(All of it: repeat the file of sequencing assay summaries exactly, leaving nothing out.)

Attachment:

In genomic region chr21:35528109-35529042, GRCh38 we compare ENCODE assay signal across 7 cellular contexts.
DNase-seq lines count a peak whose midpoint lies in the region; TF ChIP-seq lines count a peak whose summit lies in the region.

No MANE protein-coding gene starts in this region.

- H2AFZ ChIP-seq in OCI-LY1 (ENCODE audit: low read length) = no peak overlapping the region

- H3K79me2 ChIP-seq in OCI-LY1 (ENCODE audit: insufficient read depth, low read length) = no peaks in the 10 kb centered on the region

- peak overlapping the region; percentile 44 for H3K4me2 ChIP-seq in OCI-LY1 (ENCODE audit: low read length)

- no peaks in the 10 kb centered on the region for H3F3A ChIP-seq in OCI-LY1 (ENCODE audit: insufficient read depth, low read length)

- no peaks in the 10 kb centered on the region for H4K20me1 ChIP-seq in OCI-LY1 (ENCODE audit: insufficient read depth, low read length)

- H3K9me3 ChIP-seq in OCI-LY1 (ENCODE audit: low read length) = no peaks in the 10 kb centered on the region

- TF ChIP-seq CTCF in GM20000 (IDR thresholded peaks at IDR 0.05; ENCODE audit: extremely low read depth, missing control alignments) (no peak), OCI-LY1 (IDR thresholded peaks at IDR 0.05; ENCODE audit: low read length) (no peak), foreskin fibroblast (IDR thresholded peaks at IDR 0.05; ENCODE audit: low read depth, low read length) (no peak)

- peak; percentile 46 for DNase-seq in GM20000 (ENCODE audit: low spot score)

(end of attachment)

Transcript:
In genomic region chr21:35528109-35529042, GRCh38 we compare ENCODE assay signal across 7 cellular contexts.
DNase-seq lines count a peak whose midpoint lies in the region; TF ChIP-seq lines count a peak whose summit lies in the region.

No MANE protein-coding gene starts in this region.

- H2AFZ ChIP-seq in OCI-LY1 (ENCODE audit: low read length) = no peak overlapping the region

- H3K79me2 ChIP-seq in OCI-LY1 (ENCODE audit: insufficient read depth, low read length) = no peaks in the 10 kb centered on the region

- peak overlapping the region; percentile 44 for H3K4me2 ChIP-seq in OCI-LY1 (ENCODE audit: low read length)

- no peaks in the 10 kb centered on the region for H3F3A ChIP-seq in OCI-LY1 (ENCODE audit: insufficient read depth, low read length)

- no peaks in the 10 kb centered on the region for H4K20me1 ChIP-seq in OCI-LY1 (ENCODE audit: insufficient read depth, low read length)

- H3K9me3 ChIP-seq in OCI-LY1 (ENCODE audit: low read length) = no peaks in the 10 kb centered on the region

- TF ChIP-seq CTCF in GM20000 (IDR thresholded peaks at IDR 0.05; ENCODE audit: extremely low read depth, missing control alignments) (no peak), OCI-LY1 (IDR thresholded peaks at IDR 0.05; ENCODE audit: low read length) (no peak), foreskin fibroblast (IDR thresholded peaks at IDR 0.05; ENCODE audit: low read depth, low read length) (no peak)

- peak; percentile 46 for DNase-seq in GM20000 (ENCODE audit: low spot score)